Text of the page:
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The evening times. [volume] (Grand Forks, N.D.) 1906-1914, April 20, 1906, 4 O'CLOCK EDITION, Image 4

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Persistent link: https://chroniclingamerica.loc.gov/lccn/sn85042373/1906-04-20/ed-1/seq-4/

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OM Y«U ID Adranoc
Hz Months In advance
OM Month by carrier
OM Week bj cmerler.
Sentiment to He Itictilmlctf.
"Let reverence of law he breathed by
•very mother to the lispint? babe that
prattles in her lap let it be taught in
the schools, seminaries and colleges
l«t It be written in primers, spelling
*ooks and almanacs let it be preached
from pulpits and proclaimed in legis
lative halls and enforced in courts of
Justice in short, let it become the
political religion of the nation."
—Abraham Lincoln.
As the summer approaches the death
rate in the cities will be increased to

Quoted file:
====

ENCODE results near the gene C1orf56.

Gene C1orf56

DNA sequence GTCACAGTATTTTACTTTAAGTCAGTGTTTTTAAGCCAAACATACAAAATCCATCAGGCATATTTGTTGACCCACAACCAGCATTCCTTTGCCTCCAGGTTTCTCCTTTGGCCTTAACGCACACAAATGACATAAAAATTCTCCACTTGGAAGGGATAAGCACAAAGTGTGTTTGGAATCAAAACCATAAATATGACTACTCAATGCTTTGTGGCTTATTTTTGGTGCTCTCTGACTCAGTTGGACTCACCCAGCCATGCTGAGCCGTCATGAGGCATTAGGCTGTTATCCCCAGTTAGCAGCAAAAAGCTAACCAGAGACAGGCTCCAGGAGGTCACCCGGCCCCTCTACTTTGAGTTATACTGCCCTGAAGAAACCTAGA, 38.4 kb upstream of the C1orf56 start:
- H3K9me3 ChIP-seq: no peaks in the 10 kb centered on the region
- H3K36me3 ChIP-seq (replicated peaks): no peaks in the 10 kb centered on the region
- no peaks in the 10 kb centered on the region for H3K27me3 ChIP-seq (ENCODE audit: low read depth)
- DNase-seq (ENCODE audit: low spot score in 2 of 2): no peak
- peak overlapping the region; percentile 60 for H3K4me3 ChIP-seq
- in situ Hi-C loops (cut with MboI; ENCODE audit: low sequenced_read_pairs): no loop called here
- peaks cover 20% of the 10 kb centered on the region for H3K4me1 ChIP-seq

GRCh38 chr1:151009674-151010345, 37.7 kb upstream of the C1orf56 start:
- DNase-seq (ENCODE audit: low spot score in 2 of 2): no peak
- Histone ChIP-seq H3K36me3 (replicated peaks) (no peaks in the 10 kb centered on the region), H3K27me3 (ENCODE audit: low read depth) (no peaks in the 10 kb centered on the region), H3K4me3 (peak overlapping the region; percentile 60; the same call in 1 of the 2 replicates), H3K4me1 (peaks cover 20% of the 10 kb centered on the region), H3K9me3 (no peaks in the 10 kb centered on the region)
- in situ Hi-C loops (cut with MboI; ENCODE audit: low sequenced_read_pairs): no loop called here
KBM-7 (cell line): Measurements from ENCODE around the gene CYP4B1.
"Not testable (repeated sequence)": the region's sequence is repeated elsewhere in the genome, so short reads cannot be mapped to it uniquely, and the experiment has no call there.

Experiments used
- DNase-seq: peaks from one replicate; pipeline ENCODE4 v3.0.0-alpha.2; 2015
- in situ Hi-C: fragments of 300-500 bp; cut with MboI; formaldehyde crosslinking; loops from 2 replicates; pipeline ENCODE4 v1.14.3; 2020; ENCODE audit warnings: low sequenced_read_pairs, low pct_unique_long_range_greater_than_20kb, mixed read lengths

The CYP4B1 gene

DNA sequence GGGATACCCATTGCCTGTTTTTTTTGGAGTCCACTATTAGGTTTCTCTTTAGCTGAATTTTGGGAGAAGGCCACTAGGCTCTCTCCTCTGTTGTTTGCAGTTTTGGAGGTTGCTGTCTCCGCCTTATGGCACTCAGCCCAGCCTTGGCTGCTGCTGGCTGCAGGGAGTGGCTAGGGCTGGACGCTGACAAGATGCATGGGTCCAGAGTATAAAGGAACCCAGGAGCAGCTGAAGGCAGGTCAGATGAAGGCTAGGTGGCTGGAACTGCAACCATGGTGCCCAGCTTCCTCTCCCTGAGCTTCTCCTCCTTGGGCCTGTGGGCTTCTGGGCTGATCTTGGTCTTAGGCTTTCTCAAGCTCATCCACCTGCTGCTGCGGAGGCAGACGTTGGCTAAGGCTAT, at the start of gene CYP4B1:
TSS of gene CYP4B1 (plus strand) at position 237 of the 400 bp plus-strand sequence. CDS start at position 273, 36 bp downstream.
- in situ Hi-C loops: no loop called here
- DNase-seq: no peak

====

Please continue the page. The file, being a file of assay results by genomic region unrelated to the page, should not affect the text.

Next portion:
an appalling magnitude. from the dis
eases due entirely In the unsanitary
condition in which the people of the
poorer classes live.
This will be no new story, for it is
told every year, and the repetition has
deprived the conditions of many of
their honors.
The saddest feature of Ihis harvest
of death is that the victims are most
ly children. These die like Hies in
November durine the hot months
when the sultry heat is added to the
other unhealthy conditions.
Whole families live in one squalid
room where the purifying rays of the
sun never enters, and where the air
is foul and reeking with the germs
of filth and disease.
The heat from the sun-heated build
ing makes the atmosphere as though
it were the breath of a furnace. No
breeze is there to cool the fevered
brow or give vitality to the poisoned
It is one long and incessant light
with a demon that knows no master.
When the system is already poison
ed with the germs of disease that mul
tiply in the filthy surroundings in which
the people live, the heat soon makes
disease the victor in the battle with
health, and new mound is made in
an unmarked part of the cemetery.
The poverty of the people prevent
them from procuring any of the lux
uries that to some extent alleviate the
terrors of the heat.. Ice is unknown
to them, while proper ventilation is
an impossibility. There is nothing to
do but swelter in the mimic inferno
until the frail body can no longer re
sist the tortures, and death comes too
often as a welcome release.
Charitable institutions work heroic
ally to relieve these conditions, and
while the effect is improved the cause